• Gandalf was pleased, how he knew was not clear, and sent Bilbo back with promises of happy tidings yet to be revealed.
    • It wasn’t clear if the chiefs knew of his presence.
  • Bilbo made it back up the Mountain with time to spare.


Key Notes/Quotes

“But they cannot reach the Mountain unmarked,” said Roäc, “and I fear lest there be battle in the valley. I do not call this counsel good. Though they are a grim folk, they are not likely to overcome the host that besets you; and even if they did so, what will you gain? Winter and snow is hastening behind them. How shall you be fed without the friendship and goodwill of the lands
about you? The treasure is likely to be your death, though the dragon is no more!”

But Thorin was not moved. “Winter and snow will bite both men and elves,” he said, “and they may find their dwelling in the waste grievous to bear. With my friends behind them and winter upon them, they will perhaps be in softer mood to parley with.”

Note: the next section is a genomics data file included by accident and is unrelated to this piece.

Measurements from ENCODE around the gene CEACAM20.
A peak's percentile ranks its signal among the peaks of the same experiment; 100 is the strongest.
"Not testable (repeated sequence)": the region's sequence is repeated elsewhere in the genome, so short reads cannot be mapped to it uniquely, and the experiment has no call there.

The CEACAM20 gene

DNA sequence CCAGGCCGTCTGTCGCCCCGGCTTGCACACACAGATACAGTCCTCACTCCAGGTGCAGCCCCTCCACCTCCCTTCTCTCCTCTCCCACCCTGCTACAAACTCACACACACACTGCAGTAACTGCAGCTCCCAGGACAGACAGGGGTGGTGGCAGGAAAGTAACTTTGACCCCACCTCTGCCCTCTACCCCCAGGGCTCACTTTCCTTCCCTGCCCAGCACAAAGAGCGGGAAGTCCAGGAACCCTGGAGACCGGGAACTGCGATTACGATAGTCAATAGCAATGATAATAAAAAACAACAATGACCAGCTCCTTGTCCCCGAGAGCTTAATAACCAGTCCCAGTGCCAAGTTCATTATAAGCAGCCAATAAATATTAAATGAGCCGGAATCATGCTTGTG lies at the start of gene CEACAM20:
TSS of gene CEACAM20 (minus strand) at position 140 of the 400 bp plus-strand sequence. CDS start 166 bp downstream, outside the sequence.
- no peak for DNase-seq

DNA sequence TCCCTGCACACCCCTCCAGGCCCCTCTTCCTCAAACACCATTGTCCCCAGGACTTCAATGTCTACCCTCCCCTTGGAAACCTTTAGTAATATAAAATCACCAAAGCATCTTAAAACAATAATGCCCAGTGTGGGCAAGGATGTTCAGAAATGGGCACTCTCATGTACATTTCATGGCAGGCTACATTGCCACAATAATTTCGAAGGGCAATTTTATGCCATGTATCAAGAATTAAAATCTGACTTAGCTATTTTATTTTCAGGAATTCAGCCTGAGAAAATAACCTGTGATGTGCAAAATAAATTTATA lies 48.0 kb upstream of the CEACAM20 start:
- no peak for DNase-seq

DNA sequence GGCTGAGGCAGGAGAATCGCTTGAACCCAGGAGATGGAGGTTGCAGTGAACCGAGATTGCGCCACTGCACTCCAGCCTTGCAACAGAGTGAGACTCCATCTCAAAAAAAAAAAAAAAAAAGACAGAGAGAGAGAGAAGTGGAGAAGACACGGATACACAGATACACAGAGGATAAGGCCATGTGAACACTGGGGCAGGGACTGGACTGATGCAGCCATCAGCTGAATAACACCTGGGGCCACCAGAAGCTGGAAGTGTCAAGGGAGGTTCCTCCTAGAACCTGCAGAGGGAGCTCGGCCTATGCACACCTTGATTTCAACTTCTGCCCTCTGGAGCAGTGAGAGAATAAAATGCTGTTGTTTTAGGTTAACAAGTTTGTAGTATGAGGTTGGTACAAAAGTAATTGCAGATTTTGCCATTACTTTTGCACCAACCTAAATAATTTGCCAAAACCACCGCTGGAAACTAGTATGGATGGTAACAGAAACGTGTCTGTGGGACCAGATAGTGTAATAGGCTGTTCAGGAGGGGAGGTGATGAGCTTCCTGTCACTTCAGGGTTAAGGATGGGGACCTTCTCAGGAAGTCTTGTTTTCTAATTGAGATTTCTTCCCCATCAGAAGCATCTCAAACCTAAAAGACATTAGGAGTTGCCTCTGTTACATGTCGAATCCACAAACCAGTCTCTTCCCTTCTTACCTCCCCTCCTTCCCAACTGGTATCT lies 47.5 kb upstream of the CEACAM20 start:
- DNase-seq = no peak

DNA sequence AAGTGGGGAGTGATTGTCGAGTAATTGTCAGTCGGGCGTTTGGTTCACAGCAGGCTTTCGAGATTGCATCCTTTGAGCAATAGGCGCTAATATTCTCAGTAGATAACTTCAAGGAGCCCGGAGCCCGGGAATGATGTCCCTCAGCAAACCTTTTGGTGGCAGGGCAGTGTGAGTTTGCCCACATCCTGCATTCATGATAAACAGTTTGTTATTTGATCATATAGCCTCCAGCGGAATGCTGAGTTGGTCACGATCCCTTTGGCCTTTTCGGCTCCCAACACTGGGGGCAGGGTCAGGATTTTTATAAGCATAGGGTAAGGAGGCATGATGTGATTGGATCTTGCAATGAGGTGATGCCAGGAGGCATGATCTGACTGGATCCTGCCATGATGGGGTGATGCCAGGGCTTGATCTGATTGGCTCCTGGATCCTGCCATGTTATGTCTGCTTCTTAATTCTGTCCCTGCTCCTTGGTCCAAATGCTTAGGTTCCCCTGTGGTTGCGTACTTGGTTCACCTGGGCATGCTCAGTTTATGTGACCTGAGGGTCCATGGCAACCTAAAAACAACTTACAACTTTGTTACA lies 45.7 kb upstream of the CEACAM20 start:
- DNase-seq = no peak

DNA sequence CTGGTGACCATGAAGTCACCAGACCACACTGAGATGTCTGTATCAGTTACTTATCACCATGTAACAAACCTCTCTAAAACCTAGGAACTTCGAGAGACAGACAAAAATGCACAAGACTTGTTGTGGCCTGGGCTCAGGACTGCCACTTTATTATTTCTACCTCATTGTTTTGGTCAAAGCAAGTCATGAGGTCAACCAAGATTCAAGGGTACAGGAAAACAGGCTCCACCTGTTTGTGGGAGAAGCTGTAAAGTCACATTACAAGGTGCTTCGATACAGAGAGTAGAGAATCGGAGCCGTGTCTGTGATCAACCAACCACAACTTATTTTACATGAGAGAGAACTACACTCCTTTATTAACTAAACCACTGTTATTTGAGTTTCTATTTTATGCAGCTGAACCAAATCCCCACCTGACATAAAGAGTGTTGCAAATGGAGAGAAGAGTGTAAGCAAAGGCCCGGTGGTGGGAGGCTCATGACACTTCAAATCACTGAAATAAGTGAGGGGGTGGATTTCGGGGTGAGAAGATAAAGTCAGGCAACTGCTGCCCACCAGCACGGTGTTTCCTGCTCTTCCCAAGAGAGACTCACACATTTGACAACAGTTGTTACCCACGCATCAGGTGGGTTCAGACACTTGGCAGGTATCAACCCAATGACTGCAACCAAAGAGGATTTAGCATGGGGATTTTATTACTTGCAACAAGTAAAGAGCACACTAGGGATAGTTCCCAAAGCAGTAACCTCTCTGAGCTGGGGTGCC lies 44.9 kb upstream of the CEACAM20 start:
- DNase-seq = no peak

Roac showed he was perhaps more wise than Thorin. Could a mere raven be truly so perceptive?

“That was no fish!” one said. “There is a spy about. Hide your lights! They will help him more than us, if it is that queer little creature that is said to be their servant.”

“Servant, indeed!” snorted Bilbo; and in the middle of his snort he sneezed loudly, and the elves immediately gathered towards the sound.

“Let’s have a light!” he said. “I am here, if you want me!” and he slipped off his ring, and popped from behind a rock.

They seized him quickly, in spite of their surprise. “Who are you? Are you the dwarves’ hobbit? What are you doing? How did you get so far past our sentinels?” they asked one after another.

Apparently, intelligence was shared with the Elves, or else they heard about Bilbo when the raft-elves first made their report back to the Realm after leaving Lake-town. Of course, Bilbo’s indignation was both true to character for a genteel, and his tremendous contributions to the quest’s success thus far.

“I am Mr. Bilbo Baggins,” he answered, “companion of Thorin, if you want to know. I know your king well by sight, though perhaps he doesn’t know me to look at. But Bard will remember me, and it is Bard I particularly want to see.”

What did the Elves made of his statement about the Elvenking, or indeed what did the Elvenking make of it when it was, inevitably, reported to him?